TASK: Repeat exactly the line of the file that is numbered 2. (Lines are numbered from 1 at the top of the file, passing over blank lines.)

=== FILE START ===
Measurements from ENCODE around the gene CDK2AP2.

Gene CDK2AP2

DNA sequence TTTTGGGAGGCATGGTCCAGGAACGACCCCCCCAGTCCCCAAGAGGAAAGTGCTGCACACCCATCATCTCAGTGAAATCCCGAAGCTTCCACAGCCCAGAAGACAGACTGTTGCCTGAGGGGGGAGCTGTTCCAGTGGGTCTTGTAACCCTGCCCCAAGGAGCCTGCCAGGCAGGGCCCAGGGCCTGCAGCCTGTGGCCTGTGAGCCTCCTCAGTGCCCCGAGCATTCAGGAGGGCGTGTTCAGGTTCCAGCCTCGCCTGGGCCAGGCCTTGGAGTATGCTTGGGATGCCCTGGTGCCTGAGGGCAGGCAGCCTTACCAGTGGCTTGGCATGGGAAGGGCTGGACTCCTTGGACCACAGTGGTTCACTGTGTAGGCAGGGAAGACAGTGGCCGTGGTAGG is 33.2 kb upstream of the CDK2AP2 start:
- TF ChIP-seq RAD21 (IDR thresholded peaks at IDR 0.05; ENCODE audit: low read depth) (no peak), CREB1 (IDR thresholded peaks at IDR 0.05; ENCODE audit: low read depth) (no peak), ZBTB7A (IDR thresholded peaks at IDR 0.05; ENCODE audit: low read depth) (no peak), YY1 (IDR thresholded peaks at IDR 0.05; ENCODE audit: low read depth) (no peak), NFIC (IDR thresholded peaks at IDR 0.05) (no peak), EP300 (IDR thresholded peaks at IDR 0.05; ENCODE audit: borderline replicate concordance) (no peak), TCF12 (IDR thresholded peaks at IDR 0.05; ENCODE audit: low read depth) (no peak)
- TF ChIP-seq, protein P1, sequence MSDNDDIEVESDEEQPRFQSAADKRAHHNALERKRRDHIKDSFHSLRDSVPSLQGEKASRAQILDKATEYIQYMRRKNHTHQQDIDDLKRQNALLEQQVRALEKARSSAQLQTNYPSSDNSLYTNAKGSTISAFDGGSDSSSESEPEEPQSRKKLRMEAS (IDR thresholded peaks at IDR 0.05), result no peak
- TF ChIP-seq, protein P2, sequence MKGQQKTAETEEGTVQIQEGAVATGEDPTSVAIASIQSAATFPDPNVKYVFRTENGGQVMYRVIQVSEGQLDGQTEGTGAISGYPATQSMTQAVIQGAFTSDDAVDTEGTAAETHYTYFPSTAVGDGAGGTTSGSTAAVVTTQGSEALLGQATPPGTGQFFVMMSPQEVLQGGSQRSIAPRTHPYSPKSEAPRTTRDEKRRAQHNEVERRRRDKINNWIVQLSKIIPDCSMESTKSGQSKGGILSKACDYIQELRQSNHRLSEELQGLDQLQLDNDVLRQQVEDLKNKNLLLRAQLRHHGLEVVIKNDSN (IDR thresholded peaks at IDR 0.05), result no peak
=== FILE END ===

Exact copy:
Gene CDK2AP2